college (n.)

late 14c., "organized association of persons invested with certain powers and rights or engaged in some common duty or pursuit," especially "body of scholars and students within an endowed institution of learning," also "resident body of ecclesiastics supported by an endowment," from Old French college "collegiate body" (14c.) and directly from Latin collegium "community, society, guild," literally "association of collegae," plural of collega "partner in office," from assimilated form of com "with, together" (see com-) + leg-, stem of legare "to choose," from PIE root *leg- (1) "to collect, gather."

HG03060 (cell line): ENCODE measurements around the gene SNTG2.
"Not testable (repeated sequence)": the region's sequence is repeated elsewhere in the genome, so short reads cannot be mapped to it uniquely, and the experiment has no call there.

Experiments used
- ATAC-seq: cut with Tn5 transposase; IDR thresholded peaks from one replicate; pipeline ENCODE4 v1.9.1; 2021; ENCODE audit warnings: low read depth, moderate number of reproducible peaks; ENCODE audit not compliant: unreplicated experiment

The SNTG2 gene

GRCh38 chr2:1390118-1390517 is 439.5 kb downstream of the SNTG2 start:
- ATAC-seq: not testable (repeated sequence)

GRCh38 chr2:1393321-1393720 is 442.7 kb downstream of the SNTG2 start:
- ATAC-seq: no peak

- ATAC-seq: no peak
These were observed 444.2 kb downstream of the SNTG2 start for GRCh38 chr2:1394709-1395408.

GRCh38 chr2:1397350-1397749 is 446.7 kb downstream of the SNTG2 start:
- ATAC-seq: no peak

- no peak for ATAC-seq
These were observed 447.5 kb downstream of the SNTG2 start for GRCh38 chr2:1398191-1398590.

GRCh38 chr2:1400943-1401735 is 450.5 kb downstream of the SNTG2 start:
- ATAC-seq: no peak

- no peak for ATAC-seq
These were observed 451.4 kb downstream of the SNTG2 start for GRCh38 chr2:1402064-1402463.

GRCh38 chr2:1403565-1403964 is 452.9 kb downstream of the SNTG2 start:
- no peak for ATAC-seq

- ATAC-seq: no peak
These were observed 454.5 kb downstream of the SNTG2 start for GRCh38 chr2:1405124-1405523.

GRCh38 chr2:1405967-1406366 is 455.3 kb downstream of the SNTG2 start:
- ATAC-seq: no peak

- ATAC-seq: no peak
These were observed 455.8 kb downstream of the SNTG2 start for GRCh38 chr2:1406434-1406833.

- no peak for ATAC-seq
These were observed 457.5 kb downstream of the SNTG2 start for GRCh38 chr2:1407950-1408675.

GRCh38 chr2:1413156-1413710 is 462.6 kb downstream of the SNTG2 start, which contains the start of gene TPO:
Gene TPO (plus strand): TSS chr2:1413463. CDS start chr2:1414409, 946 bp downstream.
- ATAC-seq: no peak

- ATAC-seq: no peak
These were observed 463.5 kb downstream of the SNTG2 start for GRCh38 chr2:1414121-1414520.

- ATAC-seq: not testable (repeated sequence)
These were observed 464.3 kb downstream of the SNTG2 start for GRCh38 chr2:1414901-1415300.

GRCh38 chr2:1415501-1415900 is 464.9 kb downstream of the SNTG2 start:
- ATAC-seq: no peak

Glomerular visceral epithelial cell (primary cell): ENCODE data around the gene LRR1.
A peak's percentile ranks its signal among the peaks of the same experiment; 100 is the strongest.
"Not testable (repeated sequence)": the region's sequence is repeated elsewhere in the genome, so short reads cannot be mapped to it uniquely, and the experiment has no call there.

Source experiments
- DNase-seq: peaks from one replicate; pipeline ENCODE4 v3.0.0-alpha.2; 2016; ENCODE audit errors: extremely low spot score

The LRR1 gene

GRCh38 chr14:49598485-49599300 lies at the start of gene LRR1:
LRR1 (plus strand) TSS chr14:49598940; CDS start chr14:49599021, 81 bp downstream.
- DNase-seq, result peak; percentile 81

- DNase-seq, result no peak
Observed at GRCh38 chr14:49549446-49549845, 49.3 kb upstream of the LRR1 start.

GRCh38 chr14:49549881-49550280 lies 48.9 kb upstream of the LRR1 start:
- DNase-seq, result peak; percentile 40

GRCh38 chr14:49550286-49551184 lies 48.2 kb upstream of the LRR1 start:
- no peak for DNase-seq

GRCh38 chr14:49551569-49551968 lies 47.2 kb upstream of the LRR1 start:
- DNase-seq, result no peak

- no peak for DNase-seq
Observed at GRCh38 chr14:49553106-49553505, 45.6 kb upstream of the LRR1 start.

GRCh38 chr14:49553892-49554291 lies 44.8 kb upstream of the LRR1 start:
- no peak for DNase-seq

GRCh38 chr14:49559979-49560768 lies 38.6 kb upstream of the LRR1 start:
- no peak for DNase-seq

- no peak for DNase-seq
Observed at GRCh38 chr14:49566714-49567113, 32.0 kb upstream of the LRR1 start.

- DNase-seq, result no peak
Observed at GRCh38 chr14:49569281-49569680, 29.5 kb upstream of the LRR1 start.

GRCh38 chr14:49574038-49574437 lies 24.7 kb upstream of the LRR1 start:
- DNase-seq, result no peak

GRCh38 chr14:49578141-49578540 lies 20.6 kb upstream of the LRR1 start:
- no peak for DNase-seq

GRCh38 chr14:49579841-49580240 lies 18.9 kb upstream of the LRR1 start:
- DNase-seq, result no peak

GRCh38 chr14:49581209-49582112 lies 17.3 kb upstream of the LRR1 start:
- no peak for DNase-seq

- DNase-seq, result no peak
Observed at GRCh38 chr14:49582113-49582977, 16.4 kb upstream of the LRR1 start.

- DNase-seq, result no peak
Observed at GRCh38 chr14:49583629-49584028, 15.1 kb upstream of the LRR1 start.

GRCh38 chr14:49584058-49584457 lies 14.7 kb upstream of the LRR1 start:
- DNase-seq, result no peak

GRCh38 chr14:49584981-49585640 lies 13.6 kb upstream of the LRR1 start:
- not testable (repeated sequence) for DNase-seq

At first, any corporate group (the general sense is preserved in U.S. electoral college, the Vatican's college of cardinals, etc.). In the academic sense, colleges operated within universities (as still at Oxford and Cambridge), but in Scotland, and later in U.S. and Canada some universities had only one college, and there college came to be used for "incorporated and endowed institution of learning of the highest grade," and eventually "any degree-giving educational institution" (c. 1800). College-widow is attested by 1878.